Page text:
London

Croydon tram crash: Two memorials unveiled

Plinth and new communal area in New Addington
Image caption A stone plinth and a new communal area have been built in the centre of New Addington

Two memorials honouring the victims of the Croydon tram derailment have been unveiled on the first anniversary of the tragedy.

Seven people died when the commuter tram overturned on 9 November 2016.

A stone plinth has been erected near the crash site at Sandilands Junction, and a new communal area built in New Addington.

Families of the victims attended a memorial service, along with Mayor of London Sadiq Khan, on Thursday.

Taiye Ajbiola, who was on the tram when it derailed, said the anniversary brought back painful memories.

"Two or three days before today I've been having a lot of flashbacks. This morning it was like I was on the tram again," he added.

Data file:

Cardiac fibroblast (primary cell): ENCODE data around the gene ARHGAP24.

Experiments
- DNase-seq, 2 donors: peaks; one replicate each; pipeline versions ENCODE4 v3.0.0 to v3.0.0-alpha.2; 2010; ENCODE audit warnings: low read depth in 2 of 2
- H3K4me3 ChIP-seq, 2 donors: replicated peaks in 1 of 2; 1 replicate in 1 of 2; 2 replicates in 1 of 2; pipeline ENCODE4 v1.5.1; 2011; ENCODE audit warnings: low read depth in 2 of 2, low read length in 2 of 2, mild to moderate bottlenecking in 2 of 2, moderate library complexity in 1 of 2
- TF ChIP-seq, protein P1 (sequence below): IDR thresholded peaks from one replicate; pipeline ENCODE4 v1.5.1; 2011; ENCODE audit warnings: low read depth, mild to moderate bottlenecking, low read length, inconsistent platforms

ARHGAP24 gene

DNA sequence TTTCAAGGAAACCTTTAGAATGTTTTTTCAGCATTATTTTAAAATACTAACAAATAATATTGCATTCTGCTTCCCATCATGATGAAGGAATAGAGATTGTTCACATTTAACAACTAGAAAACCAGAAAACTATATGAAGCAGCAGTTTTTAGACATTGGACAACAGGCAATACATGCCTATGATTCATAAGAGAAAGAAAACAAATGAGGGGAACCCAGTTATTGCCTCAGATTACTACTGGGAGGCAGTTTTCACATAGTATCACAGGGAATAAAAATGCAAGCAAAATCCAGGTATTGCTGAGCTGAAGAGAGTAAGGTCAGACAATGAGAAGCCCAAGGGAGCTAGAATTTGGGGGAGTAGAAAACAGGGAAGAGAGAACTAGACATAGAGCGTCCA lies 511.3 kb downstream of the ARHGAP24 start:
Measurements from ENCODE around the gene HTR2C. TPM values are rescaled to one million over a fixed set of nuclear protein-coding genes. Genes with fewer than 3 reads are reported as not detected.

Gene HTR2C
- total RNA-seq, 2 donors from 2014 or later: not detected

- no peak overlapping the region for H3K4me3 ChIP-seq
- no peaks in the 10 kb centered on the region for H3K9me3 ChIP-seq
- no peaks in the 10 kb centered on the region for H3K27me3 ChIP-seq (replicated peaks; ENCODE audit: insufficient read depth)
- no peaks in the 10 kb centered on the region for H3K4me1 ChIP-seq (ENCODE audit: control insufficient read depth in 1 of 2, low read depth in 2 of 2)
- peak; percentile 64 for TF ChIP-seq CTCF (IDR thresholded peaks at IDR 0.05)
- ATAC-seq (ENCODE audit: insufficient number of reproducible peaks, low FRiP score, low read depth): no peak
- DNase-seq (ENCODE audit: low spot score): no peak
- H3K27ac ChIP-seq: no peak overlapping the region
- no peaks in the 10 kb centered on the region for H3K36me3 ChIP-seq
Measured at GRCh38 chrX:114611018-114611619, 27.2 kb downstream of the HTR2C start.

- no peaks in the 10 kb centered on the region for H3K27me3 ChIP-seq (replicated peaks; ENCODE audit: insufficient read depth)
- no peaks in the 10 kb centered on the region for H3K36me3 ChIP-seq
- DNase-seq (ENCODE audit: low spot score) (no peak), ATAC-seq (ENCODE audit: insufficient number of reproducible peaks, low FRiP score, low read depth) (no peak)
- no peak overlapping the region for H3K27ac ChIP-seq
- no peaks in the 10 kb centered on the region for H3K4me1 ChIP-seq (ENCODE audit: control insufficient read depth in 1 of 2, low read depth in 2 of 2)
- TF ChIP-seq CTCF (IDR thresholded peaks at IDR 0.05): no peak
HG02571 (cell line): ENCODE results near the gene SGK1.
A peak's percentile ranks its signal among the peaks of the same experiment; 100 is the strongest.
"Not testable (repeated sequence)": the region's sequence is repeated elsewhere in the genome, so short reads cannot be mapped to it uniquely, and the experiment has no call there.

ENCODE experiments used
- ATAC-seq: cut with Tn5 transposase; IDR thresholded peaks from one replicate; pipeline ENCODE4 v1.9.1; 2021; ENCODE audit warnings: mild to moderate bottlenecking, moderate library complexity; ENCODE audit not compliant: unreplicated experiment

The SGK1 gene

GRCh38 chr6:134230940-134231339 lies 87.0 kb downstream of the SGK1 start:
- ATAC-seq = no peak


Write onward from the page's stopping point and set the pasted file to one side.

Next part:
Image caption Relatives of the victims laid flowers during the memorial service

Speaking at the service, Mr Khan said: "Our public transport system should be a place where people are always safe.

"We owe this to the victims, the families and to all Londoners."

Tony Newman, leader of the council, said the ceremony "gives all those affected a chance to think back".

"Although a year has passed since the incident we still mourn those who died on that dreadful day."

The seven people killed in the crash were Dane Chinnery, 19, Philip Logan, 52, Philip Seary, 57, Dorota Rynkiewicz, 35, and Robert Huxley, 63, all from New Addington, and Mark Smith, 35 and Donald Collett, 62, both from Croydon.

Image copyright PA
Image caption Seven people died and 50 were injured when a tram derailed in Croydon

The tram had been travelling at 44mph in a 13mph zone when it derailed near the Sandilands Junction area of Croydon, an interim report found.

An full investigation is under way into the causes of the tram derailment.

The Rail Accident Investigation Branch (RAIB) said its final report is "nearing completion" and is expected to be published by the end of the year.

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